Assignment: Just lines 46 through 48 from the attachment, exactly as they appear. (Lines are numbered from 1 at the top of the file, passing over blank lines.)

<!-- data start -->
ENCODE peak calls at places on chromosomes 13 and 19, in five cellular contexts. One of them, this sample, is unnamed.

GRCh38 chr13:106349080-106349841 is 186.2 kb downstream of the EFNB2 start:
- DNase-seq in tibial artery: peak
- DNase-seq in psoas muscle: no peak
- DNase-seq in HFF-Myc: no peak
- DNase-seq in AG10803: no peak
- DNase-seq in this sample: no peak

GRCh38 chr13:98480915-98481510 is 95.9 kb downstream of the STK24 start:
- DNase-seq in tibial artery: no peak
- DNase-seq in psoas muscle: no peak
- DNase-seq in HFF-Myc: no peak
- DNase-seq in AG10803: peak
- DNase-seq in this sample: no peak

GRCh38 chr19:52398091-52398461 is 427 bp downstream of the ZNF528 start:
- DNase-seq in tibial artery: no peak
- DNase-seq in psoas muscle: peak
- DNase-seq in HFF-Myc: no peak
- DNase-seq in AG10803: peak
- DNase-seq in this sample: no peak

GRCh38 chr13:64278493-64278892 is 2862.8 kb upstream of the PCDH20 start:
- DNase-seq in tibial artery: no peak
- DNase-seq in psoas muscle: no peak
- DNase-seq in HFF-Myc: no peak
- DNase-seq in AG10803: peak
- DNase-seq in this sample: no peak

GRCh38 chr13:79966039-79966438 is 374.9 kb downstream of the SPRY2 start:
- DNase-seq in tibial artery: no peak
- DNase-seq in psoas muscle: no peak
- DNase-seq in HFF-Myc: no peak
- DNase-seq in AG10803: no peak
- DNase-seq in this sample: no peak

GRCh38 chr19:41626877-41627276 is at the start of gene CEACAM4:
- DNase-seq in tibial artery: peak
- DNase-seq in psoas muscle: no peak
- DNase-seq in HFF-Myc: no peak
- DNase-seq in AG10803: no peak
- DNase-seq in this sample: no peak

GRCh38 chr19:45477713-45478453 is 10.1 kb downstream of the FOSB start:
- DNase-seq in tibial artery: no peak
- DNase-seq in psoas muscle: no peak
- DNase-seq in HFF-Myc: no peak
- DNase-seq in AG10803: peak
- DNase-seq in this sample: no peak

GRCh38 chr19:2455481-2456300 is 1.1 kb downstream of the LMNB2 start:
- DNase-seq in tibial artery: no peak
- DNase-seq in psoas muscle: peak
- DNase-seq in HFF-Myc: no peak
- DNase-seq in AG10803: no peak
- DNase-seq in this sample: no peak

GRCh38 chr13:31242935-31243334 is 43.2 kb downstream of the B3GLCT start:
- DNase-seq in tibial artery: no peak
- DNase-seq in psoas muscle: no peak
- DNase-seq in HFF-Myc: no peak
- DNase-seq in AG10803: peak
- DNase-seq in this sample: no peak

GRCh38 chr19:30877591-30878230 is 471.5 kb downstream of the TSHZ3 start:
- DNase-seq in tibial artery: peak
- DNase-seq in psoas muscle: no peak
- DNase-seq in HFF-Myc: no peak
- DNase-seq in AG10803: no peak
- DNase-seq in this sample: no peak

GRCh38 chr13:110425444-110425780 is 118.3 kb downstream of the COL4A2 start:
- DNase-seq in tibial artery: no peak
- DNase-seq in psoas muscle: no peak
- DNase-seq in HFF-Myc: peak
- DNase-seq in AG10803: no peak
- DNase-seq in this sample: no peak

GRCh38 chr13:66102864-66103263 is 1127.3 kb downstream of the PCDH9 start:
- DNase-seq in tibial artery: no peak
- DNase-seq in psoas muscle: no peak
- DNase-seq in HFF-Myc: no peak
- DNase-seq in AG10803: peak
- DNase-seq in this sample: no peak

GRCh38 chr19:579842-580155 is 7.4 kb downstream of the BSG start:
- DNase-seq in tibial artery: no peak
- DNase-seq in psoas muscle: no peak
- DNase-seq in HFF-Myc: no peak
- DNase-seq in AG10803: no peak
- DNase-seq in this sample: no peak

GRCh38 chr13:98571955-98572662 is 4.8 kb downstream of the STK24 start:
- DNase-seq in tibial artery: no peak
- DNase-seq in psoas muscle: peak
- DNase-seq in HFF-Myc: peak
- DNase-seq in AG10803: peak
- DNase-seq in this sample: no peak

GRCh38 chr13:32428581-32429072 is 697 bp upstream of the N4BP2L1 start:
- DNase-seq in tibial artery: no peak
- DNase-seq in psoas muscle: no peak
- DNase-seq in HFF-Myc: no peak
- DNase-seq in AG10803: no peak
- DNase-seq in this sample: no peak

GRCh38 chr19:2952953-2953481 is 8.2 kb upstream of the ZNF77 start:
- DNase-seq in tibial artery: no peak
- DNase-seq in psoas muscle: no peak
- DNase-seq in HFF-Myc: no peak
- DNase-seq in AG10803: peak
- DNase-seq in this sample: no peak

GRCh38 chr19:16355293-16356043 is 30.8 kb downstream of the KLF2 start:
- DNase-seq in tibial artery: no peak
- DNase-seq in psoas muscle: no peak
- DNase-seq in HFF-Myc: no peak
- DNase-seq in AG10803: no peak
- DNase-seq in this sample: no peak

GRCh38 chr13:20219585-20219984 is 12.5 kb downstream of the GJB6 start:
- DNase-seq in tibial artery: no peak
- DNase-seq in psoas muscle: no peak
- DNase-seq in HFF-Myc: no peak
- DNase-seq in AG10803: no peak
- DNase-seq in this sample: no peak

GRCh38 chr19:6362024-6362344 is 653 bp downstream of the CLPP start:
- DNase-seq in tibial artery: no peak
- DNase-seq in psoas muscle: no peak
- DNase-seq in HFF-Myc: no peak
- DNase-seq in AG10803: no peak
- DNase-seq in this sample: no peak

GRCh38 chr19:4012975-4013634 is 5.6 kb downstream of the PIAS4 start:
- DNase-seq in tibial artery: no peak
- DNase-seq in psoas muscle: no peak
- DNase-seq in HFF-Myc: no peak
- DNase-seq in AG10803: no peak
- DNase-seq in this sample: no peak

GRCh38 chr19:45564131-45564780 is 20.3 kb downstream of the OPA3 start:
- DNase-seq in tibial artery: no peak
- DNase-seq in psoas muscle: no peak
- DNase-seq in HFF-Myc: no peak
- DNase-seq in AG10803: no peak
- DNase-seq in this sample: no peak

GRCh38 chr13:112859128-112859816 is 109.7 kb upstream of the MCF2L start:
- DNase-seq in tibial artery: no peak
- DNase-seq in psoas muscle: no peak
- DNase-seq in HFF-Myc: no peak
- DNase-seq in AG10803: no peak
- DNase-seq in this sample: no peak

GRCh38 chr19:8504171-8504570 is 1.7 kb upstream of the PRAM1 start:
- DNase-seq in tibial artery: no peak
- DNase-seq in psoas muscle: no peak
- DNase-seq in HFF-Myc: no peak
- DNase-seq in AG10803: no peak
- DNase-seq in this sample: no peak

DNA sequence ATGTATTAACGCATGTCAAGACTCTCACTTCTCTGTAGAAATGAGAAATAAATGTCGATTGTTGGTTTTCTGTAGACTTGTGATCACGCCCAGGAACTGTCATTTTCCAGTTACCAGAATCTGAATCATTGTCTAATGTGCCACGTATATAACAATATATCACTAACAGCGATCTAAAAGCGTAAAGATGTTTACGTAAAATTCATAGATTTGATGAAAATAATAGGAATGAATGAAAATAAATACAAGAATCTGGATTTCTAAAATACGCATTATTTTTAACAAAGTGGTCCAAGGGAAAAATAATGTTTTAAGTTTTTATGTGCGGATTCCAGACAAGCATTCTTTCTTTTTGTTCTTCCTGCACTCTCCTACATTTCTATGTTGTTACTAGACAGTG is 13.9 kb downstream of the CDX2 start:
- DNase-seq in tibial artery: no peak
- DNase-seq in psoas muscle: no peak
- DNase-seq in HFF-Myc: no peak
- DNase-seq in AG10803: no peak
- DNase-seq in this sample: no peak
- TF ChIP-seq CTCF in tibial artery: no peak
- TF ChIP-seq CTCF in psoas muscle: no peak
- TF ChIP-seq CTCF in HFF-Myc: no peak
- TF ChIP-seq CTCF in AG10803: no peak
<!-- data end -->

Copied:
- DNase-seq in psoas muscle: peak
- DNase-seq in HFF-Myc: no peak
- DNase-seq in AG10803: no peak